2000 - 2001 Public Lecture Series
at Caltech

Please join us as we launch a new Public Lecture Series!

October 24 - Tuesday
Living With Earthquakes in Southern California Lucy Jones, USGS

January 18 -Thursday
The Music of Earthquakes Andy Michael, USGS

March 15- Thursday
Did You Feel It? David Wald, USGS

May 1-Tuesday
Pent-up Stress Puts the Squeeze on L.A. Ken Hudnut, USGS


October 24 - Tuesday
Living With Earthquakes in Southern California Lucy Jones, USGS

Enjoy Earthquakes 101 with southern California's "Seismo-Mom". We just happen to live right next to the boundary between the North American Plate and the Pacific Plate. We know that boundary as the San Andreas Fault. Some day this fault will produce a large earthquake, but other faults all over southern California produce an average of 30 earthquakes each day . We will talk about foreshocks, mainshocks and aftershocks in southern California, and we will cover all the things you should know about earthquakes as a resident of earthquake country.
See the Putting Down Roots in Earthquake Country webpage for more information.

January 18 -Thursday
The Music of Earthquakes Andy Michael, USGS

The Music of Earthquakes mixes performance and lecture, music and science, acoustic instruments and computer generated sounds. A musician controls the source of the sound and the path it travels through their instrument in order to make sound waves that we hear as music. An earthquake is the source of waves that travel along a path through the earth until reaching us as shaking. It is almost as if the earth is a musician and people, including seismologists, are the audience who must try to understand what the music means. By listening to both music and the audio playbacks of the earth shaking, we will explore this analogy and find new ways to learn about the earth, earthquakes, musical instruments and music.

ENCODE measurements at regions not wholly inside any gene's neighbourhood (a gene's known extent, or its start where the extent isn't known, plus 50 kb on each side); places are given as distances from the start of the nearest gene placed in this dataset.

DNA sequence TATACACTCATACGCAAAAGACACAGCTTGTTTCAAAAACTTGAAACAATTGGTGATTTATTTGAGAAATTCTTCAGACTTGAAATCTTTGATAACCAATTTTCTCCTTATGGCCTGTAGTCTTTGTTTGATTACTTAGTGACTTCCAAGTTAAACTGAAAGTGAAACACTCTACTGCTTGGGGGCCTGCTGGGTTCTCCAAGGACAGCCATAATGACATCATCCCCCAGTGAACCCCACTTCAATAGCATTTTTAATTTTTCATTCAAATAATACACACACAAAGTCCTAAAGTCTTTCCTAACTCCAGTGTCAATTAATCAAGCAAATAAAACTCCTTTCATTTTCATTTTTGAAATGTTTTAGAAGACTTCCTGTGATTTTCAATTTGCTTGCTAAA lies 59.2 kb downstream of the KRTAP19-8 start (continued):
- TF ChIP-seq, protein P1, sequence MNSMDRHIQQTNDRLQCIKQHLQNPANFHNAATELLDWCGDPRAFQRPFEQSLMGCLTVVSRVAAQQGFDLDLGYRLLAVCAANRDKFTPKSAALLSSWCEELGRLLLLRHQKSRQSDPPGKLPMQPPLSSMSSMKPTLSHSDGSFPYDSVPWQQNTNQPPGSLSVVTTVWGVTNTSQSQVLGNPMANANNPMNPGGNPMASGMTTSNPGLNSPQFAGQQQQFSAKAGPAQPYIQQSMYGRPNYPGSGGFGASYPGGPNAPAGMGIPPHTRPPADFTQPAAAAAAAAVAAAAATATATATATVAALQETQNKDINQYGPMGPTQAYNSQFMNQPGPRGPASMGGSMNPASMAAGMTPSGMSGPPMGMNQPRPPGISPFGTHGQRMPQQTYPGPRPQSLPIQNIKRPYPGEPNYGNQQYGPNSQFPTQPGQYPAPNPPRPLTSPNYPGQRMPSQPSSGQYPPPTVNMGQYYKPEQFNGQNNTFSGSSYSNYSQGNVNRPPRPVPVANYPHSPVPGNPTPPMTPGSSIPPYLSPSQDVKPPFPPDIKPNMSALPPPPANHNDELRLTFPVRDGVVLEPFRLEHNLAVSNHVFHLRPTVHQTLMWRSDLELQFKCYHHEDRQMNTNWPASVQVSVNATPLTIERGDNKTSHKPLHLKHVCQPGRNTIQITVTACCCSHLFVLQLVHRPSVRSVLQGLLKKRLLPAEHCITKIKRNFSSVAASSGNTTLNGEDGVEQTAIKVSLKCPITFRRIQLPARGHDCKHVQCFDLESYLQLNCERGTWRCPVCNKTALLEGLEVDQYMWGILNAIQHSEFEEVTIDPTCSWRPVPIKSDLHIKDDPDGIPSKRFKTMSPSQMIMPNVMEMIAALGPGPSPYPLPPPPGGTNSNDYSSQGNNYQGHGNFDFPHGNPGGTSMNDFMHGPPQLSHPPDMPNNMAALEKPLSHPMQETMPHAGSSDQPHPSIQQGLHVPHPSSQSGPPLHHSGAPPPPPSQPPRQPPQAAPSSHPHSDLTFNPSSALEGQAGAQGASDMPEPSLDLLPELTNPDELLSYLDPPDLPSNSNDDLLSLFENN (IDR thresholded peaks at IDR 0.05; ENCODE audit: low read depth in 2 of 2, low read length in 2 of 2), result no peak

See the Earthquake Quartet #1 webpage for more information.

March 15 - Thursday
Did You Feel It? David Wald, USGS

The most common information available immediately following an earthquake is the location and magnitude. However, what we really want to know is where the shaking was felt, and in the case of emergency response, where it shook the most. Two new systems can now answer these questions within minutes following an earthquake. ShakeMaps show the distribution of earthquake shaking in southern California as measured by the seismic instruments. Community Internet Intensity Maps also show the areas of greatest shaking, but they require the input of Internet users to show where the earthquake was felt and how strongly it shook. Both are available on the Internet. We will talk about how each of these maps are created, what they can be used for, and how you can help.
See the Did You Feel It? and ShakeMap webpages for more information.

May 1 -Tuesday
Pent-up Stress Puts the Squeeze on L.A. Ken Hudnut, USGS

The ground beneath our feet moves a little bit each day. Which direction it is going, and how fast it is going there, tells us something about the earthquake potential in southern California. The Global Positioning System (GPS) has recently become more widely used in our society, but can your GPS unit tell you where you are within a fraction of a millimeter? We will talk about the Southern California Integrated GPS Network that is continuously monitoring the slow movements of the crust in our region, how it measures locations to within a fraction of a millimeter, and why that accuracy is necessary.
See the Southern California Integrated GPS Network webpage for more information.